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Whitepaper

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Network virtualization

Multiple separate applications are to run on a single infrastructure

Flexibility, economy, security—the demands on network infrastructure are getting tougher, and not only for large enterprises. Freelancers and SMEs are also looking for ways to get the best from their data networks. This may mean a range of different applications, or a shared infrastructure for multiple users with guaranteed strict separation.

Solution

Virtual networking—known as VLAN—enables networks to be used economically by multiple users. The basic principle: A single physical network provides the basis for multiple logical networks. These then behave as if they are physically separate—a vital aspect for security. At the heart of these virtual networks are the routers, switches, access points and wireless LAN controllers from LANCOM. They ensure continuous virtualization throughout the entire network. The advantage: Enormous cost savings due to the minimization of investment in infrastructure.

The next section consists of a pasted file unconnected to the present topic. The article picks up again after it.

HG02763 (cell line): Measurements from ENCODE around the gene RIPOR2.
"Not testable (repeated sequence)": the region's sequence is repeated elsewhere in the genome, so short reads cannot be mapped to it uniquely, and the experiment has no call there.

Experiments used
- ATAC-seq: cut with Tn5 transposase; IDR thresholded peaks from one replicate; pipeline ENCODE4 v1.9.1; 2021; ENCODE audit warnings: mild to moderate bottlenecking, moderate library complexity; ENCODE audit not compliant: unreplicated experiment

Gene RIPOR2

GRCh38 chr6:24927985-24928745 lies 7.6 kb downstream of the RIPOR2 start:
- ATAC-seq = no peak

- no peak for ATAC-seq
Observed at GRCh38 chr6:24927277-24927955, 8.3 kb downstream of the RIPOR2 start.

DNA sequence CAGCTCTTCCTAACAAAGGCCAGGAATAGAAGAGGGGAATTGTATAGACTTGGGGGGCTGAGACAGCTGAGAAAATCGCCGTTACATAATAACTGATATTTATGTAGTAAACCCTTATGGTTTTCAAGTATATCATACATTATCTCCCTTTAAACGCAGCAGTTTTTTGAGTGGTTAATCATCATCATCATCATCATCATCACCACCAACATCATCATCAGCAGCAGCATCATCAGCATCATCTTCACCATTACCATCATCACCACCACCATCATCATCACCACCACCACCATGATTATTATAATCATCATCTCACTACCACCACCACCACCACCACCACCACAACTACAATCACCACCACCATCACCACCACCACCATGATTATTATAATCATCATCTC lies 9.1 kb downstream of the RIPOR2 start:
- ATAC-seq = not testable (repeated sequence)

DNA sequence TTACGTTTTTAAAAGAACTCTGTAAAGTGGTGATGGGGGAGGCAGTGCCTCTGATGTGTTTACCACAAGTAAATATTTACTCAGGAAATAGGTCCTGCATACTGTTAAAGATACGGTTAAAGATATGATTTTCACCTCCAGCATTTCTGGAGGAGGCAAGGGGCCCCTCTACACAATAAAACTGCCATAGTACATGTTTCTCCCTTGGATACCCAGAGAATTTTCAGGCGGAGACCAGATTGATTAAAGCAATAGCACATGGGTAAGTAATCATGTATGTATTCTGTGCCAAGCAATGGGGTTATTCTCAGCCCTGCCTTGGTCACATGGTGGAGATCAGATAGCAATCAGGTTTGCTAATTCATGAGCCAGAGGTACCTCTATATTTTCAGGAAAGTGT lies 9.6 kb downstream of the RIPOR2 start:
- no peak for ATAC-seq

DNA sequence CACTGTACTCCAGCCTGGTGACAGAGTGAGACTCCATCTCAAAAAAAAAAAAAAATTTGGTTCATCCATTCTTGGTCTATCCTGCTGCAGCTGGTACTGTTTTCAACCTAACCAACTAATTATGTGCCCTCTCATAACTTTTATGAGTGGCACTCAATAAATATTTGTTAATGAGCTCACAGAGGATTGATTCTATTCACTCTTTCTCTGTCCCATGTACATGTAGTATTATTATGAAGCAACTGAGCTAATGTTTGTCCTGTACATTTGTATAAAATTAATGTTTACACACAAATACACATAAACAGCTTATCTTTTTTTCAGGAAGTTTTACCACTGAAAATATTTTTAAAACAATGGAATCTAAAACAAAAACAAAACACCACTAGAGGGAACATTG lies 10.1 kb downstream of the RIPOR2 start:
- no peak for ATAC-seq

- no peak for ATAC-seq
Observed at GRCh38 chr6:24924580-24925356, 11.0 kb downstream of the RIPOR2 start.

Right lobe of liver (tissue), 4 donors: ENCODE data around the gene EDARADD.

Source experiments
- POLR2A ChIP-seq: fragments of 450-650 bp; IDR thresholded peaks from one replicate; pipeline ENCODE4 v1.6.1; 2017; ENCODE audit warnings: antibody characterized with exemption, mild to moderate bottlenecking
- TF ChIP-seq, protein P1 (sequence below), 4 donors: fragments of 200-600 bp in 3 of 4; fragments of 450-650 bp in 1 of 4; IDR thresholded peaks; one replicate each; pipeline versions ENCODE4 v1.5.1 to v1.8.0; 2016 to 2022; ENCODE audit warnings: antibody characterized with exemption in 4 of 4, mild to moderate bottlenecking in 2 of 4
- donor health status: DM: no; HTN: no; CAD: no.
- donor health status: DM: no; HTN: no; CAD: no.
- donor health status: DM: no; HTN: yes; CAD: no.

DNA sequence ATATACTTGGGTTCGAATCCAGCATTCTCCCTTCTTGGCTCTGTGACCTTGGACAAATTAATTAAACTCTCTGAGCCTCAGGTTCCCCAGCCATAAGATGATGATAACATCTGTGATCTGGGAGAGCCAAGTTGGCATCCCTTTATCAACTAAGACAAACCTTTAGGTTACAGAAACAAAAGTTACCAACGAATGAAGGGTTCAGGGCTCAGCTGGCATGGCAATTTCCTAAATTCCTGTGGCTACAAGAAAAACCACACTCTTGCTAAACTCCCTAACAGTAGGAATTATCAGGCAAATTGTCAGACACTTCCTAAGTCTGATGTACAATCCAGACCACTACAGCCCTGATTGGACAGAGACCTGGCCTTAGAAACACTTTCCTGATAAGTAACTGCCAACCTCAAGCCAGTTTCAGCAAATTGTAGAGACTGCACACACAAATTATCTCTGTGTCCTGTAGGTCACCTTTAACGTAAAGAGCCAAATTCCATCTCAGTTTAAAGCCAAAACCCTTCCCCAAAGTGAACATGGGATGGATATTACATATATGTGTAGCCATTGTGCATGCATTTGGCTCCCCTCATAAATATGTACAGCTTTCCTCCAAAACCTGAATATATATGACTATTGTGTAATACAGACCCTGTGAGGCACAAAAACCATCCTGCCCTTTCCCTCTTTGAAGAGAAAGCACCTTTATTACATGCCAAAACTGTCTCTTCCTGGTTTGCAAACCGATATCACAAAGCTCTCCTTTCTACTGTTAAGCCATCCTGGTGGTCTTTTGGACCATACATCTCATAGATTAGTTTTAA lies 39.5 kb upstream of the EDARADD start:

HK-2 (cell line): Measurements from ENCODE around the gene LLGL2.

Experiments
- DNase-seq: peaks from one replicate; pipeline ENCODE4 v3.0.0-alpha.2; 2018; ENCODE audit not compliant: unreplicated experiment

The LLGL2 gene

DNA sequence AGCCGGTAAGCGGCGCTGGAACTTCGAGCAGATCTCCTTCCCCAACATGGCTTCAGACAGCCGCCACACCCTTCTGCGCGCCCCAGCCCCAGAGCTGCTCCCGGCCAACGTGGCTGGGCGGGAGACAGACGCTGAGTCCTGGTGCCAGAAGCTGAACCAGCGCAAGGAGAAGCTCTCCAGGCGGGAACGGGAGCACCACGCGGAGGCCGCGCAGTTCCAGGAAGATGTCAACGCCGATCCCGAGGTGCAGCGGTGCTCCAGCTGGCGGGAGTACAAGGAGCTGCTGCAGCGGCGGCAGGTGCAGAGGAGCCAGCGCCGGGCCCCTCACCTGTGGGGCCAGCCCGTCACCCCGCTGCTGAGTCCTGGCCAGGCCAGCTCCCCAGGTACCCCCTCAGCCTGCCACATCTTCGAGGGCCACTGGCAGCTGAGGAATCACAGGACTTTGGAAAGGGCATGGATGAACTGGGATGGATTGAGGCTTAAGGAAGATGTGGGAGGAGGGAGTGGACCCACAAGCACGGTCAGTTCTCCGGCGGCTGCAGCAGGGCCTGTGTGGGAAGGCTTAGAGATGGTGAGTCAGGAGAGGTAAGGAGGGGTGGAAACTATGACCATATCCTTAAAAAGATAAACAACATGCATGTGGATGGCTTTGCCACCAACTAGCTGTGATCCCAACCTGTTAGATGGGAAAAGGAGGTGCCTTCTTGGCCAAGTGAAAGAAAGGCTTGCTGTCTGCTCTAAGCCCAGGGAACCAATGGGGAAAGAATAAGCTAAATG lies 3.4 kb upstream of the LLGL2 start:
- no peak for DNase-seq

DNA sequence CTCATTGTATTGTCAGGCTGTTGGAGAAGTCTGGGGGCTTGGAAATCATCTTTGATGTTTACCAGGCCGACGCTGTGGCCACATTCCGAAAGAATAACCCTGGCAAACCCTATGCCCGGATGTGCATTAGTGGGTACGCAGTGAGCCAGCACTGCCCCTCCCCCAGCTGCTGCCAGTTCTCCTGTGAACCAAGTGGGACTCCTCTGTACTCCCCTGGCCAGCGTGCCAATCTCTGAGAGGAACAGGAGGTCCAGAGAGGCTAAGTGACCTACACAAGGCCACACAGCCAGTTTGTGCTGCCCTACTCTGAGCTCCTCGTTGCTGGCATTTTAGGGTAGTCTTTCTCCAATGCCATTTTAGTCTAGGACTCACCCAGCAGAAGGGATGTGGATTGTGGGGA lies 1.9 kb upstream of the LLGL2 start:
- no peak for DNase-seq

• Just one network infrastructure—cabled or wireless—for completely secure and separate applications (e.g. test networks, operative networks).
  • Two or more companies share the same physical network (including Internet access)—for example at a start-up center or in technology parks.
  • For example, in medicine: Joint medical practices share a common infrastructure without the risk of confidential patient data falling into the wrong hands.
  • For example, supply chains: Companies create an integrated supply chain by connecting their suppliers directly to their own ERP system—without providing access to other internal resources.
  • For example, guest access accounts: Companies can provide their guests with Internet access via their in-house network—guests have no access the rest of the LAN.
  • For example, in education: Separate networks for teachers/lecturers and pupils/students, ensuring that the latter group has only limited access to faculty resources.
  • For example, in retail: The building's technical systems, the fire alarm system, the ERP system—everything runs on the same physical network. And yet they all remain completely separate.